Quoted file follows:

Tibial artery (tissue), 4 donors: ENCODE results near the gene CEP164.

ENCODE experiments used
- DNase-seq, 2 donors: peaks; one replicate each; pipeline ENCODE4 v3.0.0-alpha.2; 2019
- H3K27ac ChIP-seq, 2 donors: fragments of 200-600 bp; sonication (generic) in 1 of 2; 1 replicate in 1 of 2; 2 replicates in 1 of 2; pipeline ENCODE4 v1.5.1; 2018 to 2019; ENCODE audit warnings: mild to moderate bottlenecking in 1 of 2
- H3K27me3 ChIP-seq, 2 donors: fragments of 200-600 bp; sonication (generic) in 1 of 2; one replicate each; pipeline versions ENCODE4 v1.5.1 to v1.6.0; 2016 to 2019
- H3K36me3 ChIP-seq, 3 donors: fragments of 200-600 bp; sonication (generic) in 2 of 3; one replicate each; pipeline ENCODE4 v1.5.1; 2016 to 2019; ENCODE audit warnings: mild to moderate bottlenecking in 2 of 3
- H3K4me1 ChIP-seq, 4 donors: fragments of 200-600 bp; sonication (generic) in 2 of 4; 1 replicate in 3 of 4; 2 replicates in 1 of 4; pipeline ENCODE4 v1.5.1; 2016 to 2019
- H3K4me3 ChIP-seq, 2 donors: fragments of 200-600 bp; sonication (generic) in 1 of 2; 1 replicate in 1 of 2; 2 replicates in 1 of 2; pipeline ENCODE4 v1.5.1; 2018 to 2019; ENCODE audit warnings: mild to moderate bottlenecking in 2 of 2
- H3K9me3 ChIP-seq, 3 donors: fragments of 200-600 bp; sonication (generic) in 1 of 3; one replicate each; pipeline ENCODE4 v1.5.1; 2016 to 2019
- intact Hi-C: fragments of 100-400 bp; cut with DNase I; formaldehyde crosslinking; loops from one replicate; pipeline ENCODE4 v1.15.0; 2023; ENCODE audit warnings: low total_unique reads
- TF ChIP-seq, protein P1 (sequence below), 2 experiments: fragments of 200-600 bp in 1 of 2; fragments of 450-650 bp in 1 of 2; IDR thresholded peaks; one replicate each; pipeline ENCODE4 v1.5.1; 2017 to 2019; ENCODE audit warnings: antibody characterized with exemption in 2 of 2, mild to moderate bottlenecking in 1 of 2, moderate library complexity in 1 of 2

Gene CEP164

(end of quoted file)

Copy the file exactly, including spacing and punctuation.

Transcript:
Tibial artery (tissue), 4 donors: ENCODE results near the gene CEP164.

ENCODE experiments used
- DNase-seq, 2 donors: peaks; one replicate each; pipeline ENCODE4 v3.0.0-alpha.2; 2019
- H3K27ac ChIP-seq, 2 donors: fragments of 200-600 bp; sonication (generic) in 1 of 2; 1 replicate in 1 of 2; 2 replicates in 1 of 2; pipeline ENCODE4 v1.5.1; 2018 to 2019; ENCODE audit warnings: mild to moderate bottlenecking in 1 of 2
- H3K27me3 ChIP-seq, 2 donors: fragments of 200-600 bp; sonication (generic) in 1 of 2; one replicate each; pipeline versions ENCODE4 v1.5.1 to v1.6.0; 2016 to 2019
- H3K36me3 ChIP-seq, 3 donors: fragments of 200-600 bp; sonication (generic) in 2 of 3; one replicate each; pipeline ENCODE4 v1.5.1; 2016 to 2019; ENCODE audit warnings: mild to moderate bottlenecking in 2 of 3
- H3K4me1 ChIP-seq, 4 donors: fragments of 200-600 bp; sonication (generic) in 2 of 4; 1 replicate in 3 of 4; 2 replicates in 1 of 4; pipeline ENCODE4 v1.5.1; 2016 to 2019
- H3K4me3 ChIP-seq, 2 donors: fragments of 200-600 bp; sonication (generic) in 1 of 2; 1 replicate in 1 of 2; 2 replicates in 1 of 2; pipeline ENCODE4 v1.5.1; 2018 to 2019; ENCODE audit warnings: mild to moderate bottlenecking in 2 of 2
- H3K9me3 ChIP-seq, 3 donors: fragments of 200-600 bp; sonication (generic) in 1 of 3; one replicate each; pipeline ENCODE4 v1.5.1; 2016 to 2019
- intact Hi-C: fragments of 100-400 bp; cut with DNase I; formaldehyde crosslinking; loops from one replicate; pipeline ENCODE4 v1.15.0; 2023; ENCODE audit warnings: low total_unique reads
- TF ChIP-seq, protein P1 (sequence below), 2 experiments: fragments of 200-600 bp in 1 of 2; fragments of 450-650 bp in 1 of 2; IDR thresholded peaks; one replicate each; pipeline ENCODE4 v1.5.1; 2017 to 2019; ENCODE audit warnings: antibody characterized with exemption in 2 of 2, mild to moderate bottlenecking in 1 of 2, moderate library complexity in 1 of 2

Gene CEP164